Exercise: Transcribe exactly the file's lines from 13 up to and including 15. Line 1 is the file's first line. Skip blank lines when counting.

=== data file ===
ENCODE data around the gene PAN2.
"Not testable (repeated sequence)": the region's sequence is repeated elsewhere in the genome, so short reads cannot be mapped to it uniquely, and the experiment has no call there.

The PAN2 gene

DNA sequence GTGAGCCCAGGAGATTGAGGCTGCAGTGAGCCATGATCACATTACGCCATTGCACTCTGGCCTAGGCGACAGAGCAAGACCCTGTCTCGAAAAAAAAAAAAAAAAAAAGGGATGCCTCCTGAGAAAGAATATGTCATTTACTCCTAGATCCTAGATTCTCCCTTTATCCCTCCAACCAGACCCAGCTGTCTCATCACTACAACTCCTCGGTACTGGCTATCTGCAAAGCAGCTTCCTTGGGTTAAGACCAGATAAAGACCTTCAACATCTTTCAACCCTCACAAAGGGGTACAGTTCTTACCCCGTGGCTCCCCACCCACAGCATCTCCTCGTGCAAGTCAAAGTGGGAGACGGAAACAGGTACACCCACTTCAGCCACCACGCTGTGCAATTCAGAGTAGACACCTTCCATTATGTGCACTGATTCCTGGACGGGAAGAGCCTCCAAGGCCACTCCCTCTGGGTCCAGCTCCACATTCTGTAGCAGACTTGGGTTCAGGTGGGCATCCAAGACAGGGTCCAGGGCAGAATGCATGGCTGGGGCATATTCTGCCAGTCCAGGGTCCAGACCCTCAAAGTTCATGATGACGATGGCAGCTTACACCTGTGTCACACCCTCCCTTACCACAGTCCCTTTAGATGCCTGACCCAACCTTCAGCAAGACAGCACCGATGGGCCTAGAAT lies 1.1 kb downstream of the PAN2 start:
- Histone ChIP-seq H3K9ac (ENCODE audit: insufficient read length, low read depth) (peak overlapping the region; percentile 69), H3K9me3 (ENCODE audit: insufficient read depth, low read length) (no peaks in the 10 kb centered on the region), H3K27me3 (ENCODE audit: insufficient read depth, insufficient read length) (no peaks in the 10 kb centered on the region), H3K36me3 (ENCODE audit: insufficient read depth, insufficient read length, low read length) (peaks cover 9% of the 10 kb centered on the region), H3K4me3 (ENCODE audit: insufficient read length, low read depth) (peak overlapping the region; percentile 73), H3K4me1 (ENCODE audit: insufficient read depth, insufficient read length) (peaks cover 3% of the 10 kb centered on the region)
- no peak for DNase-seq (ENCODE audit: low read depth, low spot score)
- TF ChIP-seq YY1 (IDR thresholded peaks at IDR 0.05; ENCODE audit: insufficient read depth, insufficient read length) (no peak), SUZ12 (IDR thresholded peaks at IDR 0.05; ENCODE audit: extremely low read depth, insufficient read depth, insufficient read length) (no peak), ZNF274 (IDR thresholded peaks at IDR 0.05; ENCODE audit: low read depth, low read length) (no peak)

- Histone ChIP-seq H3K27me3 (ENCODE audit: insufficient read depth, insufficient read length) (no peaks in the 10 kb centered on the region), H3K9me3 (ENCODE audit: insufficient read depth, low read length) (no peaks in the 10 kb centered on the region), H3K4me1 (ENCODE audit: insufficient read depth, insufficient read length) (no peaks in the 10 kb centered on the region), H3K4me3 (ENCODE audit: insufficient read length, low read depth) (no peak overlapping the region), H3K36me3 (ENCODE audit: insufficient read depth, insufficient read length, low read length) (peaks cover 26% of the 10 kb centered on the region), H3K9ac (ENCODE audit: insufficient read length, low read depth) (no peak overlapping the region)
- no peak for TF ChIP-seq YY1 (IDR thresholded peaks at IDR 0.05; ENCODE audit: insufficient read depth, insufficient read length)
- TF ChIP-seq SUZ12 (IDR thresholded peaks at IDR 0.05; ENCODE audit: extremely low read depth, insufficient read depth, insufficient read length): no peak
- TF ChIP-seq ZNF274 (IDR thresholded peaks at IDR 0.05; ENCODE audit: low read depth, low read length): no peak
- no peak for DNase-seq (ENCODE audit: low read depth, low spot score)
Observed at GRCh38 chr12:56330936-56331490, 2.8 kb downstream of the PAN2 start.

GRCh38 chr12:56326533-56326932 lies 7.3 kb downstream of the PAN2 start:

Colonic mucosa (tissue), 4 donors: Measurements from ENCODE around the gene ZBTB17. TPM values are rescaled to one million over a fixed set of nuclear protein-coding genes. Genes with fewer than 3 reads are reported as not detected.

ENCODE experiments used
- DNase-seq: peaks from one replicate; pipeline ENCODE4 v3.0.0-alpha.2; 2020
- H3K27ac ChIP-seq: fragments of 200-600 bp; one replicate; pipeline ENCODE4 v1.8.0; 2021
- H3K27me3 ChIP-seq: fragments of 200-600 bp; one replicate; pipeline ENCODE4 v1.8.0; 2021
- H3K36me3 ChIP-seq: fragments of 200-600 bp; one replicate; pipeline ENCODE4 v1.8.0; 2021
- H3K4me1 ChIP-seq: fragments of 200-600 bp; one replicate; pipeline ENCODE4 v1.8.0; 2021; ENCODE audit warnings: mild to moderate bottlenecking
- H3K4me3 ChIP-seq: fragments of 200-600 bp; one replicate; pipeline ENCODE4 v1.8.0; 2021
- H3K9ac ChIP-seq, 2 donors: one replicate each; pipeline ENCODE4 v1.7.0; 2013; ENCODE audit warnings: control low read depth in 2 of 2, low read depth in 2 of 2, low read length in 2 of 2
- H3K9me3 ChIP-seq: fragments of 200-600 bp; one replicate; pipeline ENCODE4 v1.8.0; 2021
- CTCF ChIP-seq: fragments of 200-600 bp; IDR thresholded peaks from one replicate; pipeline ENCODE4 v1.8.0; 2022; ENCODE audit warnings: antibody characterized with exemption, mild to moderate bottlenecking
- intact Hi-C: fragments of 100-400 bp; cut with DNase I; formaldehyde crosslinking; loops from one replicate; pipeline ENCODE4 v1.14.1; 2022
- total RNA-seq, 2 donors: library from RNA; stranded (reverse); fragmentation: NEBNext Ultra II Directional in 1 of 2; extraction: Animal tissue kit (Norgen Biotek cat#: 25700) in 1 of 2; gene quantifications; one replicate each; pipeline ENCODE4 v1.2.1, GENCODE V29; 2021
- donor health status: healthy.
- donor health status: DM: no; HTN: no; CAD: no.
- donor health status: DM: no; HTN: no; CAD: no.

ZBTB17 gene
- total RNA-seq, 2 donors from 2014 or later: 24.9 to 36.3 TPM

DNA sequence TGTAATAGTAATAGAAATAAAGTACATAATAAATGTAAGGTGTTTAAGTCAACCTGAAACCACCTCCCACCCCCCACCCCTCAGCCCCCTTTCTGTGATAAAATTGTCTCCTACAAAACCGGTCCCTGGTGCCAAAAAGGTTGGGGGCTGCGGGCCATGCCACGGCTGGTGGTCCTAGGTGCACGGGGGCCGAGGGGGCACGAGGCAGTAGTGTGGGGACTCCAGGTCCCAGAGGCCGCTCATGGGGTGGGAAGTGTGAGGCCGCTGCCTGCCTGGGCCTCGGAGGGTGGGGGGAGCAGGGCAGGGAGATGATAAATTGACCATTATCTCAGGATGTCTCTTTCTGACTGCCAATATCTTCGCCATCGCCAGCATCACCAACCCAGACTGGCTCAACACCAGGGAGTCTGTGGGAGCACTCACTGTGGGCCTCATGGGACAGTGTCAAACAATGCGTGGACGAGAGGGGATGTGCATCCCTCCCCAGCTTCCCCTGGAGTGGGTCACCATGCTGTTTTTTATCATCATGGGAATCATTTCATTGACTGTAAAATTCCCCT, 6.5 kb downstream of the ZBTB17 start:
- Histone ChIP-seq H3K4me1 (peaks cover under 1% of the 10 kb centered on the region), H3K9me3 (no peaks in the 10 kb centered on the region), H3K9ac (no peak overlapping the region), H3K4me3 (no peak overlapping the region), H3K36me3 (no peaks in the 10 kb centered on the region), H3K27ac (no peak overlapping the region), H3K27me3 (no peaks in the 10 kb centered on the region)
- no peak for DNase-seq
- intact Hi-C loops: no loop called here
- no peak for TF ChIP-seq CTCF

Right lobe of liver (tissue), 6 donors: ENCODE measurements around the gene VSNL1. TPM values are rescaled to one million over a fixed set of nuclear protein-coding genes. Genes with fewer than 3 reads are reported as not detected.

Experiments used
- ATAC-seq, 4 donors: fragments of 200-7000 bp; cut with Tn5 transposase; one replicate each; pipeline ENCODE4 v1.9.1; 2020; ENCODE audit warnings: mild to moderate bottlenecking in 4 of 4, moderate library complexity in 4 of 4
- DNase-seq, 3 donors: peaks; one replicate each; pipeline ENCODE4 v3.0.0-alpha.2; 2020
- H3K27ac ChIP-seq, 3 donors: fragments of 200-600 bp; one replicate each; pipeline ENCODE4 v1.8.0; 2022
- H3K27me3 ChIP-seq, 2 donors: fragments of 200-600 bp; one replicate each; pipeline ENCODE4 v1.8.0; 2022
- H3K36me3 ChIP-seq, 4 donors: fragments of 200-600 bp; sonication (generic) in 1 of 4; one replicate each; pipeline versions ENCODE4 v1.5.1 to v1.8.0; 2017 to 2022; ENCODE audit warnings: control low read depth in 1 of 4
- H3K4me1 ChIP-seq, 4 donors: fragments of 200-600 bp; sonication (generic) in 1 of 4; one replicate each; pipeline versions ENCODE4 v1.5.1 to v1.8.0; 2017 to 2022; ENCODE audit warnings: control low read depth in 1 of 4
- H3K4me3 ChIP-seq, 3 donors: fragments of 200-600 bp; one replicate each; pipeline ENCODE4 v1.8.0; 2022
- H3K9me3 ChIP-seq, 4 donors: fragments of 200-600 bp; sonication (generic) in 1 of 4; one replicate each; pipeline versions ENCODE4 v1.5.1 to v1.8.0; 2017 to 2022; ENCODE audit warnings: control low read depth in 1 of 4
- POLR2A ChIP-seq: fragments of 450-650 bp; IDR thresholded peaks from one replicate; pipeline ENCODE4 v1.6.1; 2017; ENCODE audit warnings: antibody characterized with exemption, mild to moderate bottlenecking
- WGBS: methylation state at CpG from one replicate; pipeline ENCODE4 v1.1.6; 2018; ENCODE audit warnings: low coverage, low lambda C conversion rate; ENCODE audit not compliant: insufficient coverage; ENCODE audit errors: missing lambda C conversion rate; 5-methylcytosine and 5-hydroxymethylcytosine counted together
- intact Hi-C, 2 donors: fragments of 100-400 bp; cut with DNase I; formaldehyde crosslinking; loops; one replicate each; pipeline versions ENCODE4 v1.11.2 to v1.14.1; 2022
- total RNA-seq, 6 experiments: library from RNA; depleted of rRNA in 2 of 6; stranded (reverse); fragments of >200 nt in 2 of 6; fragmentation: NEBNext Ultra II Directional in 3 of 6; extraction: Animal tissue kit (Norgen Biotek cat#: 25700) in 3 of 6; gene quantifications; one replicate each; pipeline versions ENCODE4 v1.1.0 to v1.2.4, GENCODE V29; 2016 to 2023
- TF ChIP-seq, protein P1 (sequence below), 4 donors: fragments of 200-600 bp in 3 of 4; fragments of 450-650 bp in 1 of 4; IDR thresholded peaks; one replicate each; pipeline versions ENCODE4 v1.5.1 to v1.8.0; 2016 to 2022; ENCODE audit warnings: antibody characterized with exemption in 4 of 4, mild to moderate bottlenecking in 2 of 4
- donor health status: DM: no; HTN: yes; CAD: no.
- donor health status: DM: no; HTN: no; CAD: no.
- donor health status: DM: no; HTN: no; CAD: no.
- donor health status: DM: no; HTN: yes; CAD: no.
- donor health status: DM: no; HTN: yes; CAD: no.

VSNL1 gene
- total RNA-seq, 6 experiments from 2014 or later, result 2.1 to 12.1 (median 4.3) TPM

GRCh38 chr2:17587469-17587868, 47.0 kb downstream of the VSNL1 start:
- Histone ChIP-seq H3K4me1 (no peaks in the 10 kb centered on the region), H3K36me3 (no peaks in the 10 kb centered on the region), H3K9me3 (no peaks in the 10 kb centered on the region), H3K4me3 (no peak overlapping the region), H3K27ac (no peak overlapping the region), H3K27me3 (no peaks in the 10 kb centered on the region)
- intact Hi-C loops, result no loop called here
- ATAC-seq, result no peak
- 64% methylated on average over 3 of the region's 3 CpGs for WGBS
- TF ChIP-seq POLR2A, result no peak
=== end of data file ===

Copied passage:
Observed at GRCh38 chr12:56330936-56331490, 2.8 kb downstream of the PAN2 start.

GRCh38 chr12:56326533-56326932 lies 7.3 kb downstream of the PAN2 start:

Colonic mucosa (tissue), 4 donors: Measurements from ENCODE around the gene ZBTB17. TPM values are rescaled to one million over a fixed set of nuclear protein-coding genes. Genes with fewer than 3 reads are reported as not detected.